It is bothersome when a person passes himself off as co-director of economic research for a reputable publication, then writes an article without having done any research. It is appalling when the same "economist" writes a rant blaming a former policy leader for the entirety of the 2008 financial crisis, because he believes that this is what the general public wants to hear.
This is precisely what The Guardian’s economist Dean Baker, wrote on Monday. In Baker’s article, he misrepresents Alan Greenspan’s six decades of work for the United States. Our former Federal Reserve chief is by no means innocent as far as the financial crisis conversation goes, but he does not deserve the criticism being hoisted upon him by an armchair athlete in the wake of his new book, "The Map And The Territory."
Baker’s article insults the work of a lifelong economist, a man who had nearly four decades of economic consulting and research experience before becoming the chief of the Federal Reserve. When a man spends 40 years of his life surrounding himself with economic data, he has credibility. There was nobody more suited for the job of Federal Reserve Chief from the end of the 1980’s decade into the new millennium than Alan Greenspan.
For Baker to say that he refuses to read Greenspan’s work is ignorance. Insulting his interest in Ayn Rand is close-mindedness and a personal attack. Refusing to learn is pure ignorance. Refusing to hear the other side of an argument is egotism.
I have read Greenspan’s past book, "The Age of Turbulence," and I can say with an educated opinion that Greenspan made the right moves given the circumstances present to him. Greenspan did not always enforce easy money. At one point in Greenspan’s administration the federal overnight rate was 5.25 percent. Is that easy money, Mr. Baker?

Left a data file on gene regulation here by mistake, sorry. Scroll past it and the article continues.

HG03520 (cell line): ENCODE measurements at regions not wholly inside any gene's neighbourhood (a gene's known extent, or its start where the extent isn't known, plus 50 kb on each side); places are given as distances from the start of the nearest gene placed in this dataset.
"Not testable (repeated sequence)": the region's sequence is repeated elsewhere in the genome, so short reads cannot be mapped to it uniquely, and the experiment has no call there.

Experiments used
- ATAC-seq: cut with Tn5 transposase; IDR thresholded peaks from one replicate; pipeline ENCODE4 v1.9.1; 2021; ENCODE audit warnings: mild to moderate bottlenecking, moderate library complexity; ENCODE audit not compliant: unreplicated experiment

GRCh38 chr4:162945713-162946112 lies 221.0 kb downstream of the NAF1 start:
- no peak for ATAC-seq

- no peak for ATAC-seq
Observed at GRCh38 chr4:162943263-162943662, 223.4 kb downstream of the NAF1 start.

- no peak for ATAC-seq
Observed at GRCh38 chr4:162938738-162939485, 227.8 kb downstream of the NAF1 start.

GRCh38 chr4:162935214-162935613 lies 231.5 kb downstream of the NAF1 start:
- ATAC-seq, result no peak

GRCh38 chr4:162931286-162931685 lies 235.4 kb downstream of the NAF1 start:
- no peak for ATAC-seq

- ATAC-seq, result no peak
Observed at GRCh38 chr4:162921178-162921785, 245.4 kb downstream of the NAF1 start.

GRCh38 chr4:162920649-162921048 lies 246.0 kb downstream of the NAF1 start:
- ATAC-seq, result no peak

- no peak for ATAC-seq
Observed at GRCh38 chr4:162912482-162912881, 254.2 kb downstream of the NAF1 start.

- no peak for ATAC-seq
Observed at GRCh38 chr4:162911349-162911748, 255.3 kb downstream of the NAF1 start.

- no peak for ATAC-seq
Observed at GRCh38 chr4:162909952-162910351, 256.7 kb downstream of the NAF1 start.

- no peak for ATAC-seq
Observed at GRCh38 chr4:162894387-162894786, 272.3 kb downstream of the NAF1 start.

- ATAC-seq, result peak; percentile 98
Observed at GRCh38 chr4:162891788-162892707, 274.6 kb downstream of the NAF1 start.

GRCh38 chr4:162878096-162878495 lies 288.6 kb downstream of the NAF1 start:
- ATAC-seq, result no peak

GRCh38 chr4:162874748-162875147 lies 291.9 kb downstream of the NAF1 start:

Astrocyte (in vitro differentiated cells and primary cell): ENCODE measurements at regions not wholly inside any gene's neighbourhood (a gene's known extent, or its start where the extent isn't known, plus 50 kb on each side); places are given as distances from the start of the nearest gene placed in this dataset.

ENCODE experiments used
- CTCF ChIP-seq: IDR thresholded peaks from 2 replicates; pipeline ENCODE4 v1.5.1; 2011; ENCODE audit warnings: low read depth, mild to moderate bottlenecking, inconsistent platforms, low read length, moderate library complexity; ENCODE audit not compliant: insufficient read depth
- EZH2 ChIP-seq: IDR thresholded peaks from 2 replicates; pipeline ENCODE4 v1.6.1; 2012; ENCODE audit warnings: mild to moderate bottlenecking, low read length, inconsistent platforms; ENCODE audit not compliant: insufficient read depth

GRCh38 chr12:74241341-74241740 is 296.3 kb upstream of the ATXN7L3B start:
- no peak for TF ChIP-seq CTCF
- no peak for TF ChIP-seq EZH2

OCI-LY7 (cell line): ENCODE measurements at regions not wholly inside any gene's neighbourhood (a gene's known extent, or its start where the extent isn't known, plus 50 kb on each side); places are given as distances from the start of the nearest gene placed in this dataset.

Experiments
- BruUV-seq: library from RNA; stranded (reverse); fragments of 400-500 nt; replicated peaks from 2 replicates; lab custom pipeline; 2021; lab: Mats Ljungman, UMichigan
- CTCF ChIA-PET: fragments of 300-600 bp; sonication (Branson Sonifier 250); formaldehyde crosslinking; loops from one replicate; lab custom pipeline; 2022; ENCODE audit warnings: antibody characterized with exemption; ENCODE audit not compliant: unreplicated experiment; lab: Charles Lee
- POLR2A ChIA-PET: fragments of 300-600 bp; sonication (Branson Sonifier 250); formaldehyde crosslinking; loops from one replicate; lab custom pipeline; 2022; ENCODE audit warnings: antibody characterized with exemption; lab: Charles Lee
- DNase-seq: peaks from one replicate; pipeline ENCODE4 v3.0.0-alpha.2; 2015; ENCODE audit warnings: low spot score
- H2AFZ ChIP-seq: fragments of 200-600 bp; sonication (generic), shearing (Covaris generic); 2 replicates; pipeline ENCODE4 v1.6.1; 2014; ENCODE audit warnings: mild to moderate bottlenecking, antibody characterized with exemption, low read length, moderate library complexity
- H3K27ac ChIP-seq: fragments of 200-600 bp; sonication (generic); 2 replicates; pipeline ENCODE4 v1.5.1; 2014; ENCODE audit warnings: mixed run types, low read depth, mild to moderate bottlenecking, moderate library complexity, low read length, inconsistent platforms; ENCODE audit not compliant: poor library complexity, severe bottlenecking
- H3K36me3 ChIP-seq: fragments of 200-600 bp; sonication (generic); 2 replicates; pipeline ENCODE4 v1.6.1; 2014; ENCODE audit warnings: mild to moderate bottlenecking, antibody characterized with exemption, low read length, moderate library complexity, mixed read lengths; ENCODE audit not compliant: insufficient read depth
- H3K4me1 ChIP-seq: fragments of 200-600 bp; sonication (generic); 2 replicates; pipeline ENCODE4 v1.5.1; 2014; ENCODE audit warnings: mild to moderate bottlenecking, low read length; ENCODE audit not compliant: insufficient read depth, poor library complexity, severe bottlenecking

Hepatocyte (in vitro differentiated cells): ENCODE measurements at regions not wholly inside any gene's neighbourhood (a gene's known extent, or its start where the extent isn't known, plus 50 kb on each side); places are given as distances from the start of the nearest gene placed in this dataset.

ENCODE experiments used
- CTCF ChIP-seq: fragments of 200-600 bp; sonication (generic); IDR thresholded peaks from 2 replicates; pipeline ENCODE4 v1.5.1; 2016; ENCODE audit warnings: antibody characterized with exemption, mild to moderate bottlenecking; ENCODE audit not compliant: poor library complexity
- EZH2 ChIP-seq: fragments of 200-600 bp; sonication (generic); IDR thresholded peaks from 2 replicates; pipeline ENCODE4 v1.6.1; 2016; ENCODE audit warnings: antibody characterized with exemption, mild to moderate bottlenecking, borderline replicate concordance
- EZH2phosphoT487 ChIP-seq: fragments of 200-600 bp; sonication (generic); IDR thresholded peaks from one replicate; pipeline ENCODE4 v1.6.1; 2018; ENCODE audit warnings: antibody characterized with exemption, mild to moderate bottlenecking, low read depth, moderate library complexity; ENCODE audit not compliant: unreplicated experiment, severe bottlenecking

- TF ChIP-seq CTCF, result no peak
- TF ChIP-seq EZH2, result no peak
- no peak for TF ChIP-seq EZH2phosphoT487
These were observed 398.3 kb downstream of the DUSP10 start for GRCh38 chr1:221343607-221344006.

Greenspan was tight-fisted in his policy-making when inflation was rising. To come down on Alan Greenspan for his easy money policy is to ignore our current situation of mega-easy money and zero-interest rates. Looking back on Greenspan’s policy-making, we had it rough, comparatively.
Baker also ignores that fact that Greenspan admonished the Bush administration against cutting taxes and raising spending, a polar-opposite practice to Clinton’s "pay-as-you-go" plan. Bush’s fiscal policy was completely illogical in retrospect and is responsible for trillions of dollars in lost economic productivity per year - the same lost productivity dollars that Baker postures to be solely at the behest of Alan Greenspan. Had Baker read Greenspan’s New York Times interview from 2007 [since he is certainly opposed to reading anything relevant to what he writes about] he’d know this. He’d know Greenspan was furious as George W. Bush’s eight-year frat party unraveled every bit of economic progress the Clinton administration created. In Greenspan’s interview, he had this to say of the Bush administration’s fiscal policy:
“Smaller government, lower spending, lower taxes, less regulation — they had the resources to do it, they had the knowledge to do it, they had the political majorities to do it. And they didn’t.”
Greenspan was responsible for monetary policy, not fiscal policy. The Federal Open Market Committee is not responsible for what Washington -- the president and Congress -- does with the federal budget, and it certainly is not responsible for the reckless lending on behalf of Countrywide Financial.
Greenspan was for smaller government, not smaller consciences.
What's more, Greenspan did not put the pens in the hands of shady Countrywide Financial agents six years ago and force them to make millions of bad loans to applicants that were either high-risk or very-high-risk. People with no moral compass put those pens in their hands. Baker’s rant is essentially blaming a pencil company for children using their pencils as weapons at school. Ticonderoga, the pencil company, didn’t tell the children to stab each other with their pencils, but this is how Baker’s logic works.
Greenspan’s theory on the modern financial crisis is that risk alone is not what causes havoc to our financial system. It is risk with leverage. A $20 hand at a craps table is not enough to bankrupt a person, but it is enough to lose him $20 as quickly as it can win him $20. However, if that person bets his entire house at the craps table, he is likely to lose it all. That is the principle behind financial derivatives. They are echoes of original risky instruments that magnify risk. They are dangerous, but Greenspan did not instruct the banks to bet 40 times their market capitalization on them.
It is not Greenspan who is solely at fault for not clamping down on these risky instruments: Those who created these instruments and those who chose to over-leverage themselves with them are at fault.
Free markets by themselves are good. They are organic. They foster growth and innovation. It is when they are abused that problems arise and people get hurt. Greenspan attempted to make free markets accessible, and a group of people took advantage of it. That is not his fault.
Greenspan, therefore, owes nobody an apology.